As I said in the article, the number of subsidiary syllables between stresses is noticeably higher than in earlier versions, and this makes the text feel different. In earlier versions large numbers of subsidiary syllables ahead of the first main accent were comparatively rare. In RGP they occur much more frequently.

  9. I have always reverted to Grail I for the Gelineau Psalm 23, regardless of what version has been in the hymnal at hand. Similarly, the older version of Psalm 34 is so well etched into my memory (and because of frequent repetition, those of the singers with whom I work), that I haven’t yet been able to make a transition on that one.

    Way back in 1999, Msgr. James Moroney was addressing the Conference of Roman Catholic Cathedral Musicians on Lectionary revision issues, and surprised just about everyone with the news that, since Vatican II, it was not required to use an approved text if that text was sung rather than recited. Apparently this had been a norm established at the time of the introduction of the vernacular so that music could be appropriated from Anglican and other English liturgical traditions. I assume this norm applied only to proper texts of the Lectionary (and Gradual?), but not the Sacramentary. At the time, I didn’t bother to note the source of all of this, but I have heard of it several times since, and have myself (perhaps carelessly) mentioned it to others.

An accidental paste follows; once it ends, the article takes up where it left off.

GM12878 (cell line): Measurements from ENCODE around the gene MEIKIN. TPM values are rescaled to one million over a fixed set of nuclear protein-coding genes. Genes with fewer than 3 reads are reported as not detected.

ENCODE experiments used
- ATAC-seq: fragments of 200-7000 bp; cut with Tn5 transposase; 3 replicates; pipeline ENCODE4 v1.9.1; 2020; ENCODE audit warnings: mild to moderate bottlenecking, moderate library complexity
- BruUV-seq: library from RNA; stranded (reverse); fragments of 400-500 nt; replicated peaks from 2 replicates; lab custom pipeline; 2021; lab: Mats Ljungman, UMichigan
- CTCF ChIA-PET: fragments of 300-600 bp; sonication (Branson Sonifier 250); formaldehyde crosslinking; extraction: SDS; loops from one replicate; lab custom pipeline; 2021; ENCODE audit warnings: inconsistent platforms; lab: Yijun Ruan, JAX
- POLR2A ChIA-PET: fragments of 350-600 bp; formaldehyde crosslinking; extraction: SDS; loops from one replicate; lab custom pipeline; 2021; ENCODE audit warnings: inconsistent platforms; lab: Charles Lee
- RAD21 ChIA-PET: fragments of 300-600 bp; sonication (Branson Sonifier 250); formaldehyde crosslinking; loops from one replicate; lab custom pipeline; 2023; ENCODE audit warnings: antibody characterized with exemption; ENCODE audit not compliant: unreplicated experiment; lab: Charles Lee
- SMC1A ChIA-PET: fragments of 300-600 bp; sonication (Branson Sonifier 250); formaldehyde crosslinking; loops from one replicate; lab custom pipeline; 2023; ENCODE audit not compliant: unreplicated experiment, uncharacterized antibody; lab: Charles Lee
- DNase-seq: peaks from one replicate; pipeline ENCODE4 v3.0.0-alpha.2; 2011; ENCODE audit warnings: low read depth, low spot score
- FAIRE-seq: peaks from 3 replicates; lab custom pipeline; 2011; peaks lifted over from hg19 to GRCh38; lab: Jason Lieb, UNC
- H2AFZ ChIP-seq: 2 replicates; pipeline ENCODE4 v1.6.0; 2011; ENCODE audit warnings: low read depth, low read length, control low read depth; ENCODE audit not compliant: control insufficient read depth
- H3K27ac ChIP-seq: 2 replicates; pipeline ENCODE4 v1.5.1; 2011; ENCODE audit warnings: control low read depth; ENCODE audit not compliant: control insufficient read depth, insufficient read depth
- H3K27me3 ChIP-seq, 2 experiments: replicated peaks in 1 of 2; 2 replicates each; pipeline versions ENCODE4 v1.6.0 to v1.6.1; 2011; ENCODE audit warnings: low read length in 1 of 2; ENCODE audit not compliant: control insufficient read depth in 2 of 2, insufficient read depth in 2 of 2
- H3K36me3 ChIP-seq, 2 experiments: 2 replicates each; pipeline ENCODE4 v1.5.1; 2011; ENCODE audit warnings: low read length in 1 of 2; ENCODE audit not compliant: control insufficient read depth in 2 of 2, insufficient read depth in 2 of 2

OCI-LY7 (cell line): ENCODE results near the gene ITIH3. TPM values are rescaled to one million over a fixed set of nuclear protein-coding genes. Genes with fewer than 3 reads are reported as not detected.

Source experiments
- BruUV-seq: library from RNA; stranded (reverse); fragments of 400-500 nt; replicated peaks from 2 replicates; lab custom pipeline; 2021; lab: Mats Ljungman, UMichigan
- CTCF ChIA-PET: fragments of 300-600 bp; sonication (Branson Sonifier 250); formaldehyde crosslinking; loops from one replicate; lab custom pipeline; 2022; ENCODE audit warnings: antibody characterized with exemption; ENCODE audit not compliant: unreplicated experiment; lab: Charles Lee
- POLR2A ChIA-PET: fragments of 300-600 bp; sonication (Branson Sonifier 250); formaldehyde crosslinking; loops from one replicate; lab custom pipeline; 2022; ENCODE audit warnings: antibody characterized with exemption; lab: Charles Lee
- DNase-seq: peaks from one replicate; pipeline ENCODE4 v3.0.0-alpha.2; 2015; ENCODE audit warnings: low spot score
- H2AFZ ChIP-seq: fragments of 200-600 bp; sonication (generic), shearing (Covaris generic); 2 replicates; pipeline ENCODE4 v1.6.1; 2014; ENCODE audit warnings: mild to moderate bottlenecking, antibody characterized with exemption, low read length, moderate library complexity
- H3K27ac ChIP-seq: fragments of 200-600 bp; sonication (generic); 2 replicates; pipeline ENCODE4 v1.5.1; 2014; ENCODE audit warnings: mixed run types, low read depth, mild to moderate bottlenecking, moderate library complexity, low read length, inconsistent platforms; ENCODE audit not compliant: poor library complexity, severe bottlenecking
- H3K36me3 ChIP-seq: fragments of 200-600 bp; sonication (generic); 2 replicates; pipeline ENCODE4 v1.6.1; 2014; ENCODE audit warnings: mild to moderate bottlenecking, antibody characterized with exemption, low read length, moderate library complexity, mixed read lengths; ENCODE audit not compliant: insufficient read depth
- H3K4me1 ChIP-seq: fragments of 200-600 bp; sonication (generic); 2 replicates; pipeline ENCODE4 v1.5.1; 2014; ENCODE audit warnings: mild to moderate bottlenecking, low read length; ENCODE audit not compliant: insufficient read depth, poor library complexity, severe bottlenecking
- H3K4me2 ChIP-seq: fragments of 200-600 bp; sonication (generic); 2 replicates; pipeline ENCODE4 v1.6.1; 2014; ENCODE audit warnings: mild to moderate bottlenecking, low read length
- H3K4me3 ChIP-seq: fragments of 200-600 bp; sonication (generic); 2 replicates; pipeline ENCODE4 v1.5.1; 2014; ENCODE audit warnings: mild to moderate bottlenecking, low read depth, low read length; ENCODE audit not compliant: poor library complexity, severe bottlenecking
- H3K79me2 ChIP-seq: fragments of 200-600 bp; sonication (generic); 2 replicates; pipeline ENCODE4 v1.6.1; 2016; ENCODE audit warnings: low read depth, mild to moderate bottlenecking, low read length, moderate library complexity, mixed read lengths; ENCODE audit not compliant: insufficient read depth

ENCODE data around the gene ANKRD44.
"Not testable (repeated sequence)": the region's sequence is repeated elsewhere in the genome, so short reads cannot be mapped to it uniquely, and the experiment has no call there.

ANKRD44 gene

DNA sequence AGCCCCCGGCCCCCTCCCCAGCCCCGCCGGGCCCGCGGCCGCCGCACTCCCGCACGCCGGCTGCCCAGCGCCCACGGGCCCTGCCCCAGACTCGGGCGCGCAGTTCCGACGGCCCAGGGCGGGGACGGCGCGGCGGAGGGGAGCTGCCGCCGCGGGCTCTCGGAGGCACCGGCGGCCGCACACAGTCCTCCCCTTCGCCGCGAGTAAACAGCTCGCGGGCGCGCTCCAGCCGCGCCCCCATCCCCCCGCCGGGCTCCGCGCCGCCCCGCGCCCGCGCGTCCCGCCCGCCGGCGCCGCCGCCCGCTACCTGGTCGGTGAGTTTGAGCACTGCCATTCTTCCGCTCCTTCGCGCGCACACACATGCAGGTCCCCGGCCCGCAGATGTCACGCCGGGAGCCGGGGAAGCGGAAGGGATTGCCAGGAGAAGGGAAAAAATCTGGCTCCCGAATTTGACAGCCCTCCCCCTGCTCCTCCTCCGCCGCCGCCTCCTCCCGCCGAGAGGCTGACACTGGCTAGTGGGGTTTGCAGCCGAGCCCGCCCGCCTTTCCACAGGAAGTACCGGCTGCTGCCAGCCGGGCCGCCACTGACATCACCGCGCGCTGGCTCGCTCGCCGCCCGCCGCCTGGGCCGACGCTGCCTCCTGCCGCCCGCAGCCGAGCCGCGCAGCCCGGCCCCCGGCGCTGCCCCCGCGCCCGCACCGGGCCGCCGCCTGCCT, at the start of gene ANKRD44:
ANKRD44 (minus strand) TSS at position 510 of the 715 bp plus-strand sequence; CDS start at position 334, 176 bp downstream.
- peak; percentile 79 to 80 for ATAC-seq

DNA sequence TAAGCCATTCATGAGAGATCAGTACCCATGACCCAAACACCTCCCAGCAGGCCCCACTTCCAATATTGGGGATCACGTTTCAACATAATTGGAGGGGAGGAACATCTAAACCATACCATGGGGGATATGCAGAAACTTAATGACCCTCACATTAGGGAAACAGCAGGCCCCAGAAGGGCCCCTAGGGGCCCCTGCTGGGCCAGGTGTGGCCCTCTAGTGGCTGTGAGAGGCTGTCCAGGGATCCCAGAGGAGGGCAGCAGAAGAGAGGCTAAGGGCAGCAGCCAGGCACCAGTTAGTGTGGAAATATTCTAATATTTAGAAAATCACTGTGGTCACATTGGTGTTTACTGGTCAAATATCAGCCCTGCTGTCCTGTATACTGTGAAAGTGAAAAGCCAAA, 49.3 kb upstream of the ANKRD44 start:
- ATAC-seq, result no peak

Can anyone shed light on this issue? Is this norm still in force? If so, what are its implications now?

  10. Hieratic English? that is stuff and nonsense.

    The language of the prayer book was intended to be understanded of the people. Indeed I remember the FCJs telling us that the use of thou, thee and concomitant forms was still common in York and other parts of England.

    Actually the thou form is equivalent to the TU form in French. That form was favored by the Protestants because it was so intimate while the VOUS form was favored by the Catholics because it was so formal. Perhaps the Catholics do have a tradition of hieratic language after all.